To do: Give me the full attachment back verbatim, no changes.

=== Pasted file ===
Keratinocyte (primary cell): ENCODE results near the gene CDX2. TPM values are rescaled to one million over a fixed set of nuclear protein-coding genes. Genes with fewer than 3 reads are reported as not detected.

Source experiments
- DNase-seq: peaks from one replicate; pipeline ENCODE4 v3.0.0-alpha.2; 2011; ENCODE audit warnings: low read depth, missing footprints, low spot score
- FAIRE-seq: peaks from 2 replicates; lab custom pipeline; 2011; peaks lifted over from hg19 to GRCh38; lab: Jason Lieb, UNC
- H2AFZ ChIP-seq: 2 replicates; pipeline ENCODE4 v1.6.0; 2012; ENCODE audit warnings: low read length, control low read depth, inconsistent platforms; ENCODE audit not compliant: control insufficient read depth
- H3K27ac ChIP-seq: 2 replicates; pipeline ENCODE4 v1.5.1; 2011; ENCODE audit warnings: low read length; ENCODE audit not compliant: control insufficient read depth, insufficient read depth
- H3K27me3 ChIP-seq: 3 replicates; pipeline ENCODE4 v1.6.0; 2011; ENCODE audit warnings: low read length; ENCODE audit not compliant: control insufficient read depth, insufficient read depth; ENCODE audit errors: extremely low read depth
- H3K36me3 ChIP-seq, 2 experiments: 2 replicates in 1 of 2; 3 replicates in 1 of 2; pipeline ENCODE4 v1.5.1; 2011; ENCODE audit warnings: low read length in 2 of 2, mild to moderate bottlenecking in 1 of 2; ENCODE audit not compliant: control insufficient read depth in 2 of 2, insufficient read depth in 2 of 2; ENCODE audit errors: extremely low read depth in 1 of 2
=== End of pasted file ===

Keratinocyte (primary cell): ENCODE results near the gene CDX2. TPM values are rescaled to one million over a fixed set of nuclear protein-coding genes. Genes with fewer than 3 reads are reported as not detected.

Source experiments
- DNase-seq: peaks from one replicate; pipeline ENCODE4 v3.0.0-alpha.2; 2011; ENCODE audit warnings: low read depth, missing footprints, low spot score
- FAIRE-seq: peaks from 2 replicates; lab custom pipeline; 2011; peaks lifted over from hg19 to GRCh38; lab: Jason Lieb, UNC
- H2AFZ ChIP-seq: 2 replicates; pipeline ENCODE4 v1.6.0; 2012; ENCODE audit warnings: low read length, control low read depth, inconsistent platforms; ENCODE audit not compliant: control insufficient read depth
- H3K27ac ChIP-seq: 2 replicates; pipeline ENCODE4 v1.5.1; 2011; ENCODE audit warnings: low read length; ENCODE audit not compliant: control insufficient read depth, insufficient read depth
- H3K27me3 ChIP-seq: 3 replicates; pipeline ENCODE4 v1.6.0; 2011; ENCODE audit warnings: low read length; ENCODE audit not compliant: control insufficient read depth, insufficient read depth; ENCODE audit errors: extremely low read depth
- H3K36me3 ChIP-seq, 2 experiments: 2 replicates in 1 of 2; 3 replicates in 1 of 2; pipeline ENCODE4 v1.5.1; 2011; ENCODE audit warnings: low read length in 2 of 2, mild to moderate bottlenecking in 1 of 2; ENCODE audit not compliant: control insufficient read depth in 2 of 2, insufficient read depth in 2 of 2; ENCODE audit errors: extremely low read depth in 1 of 2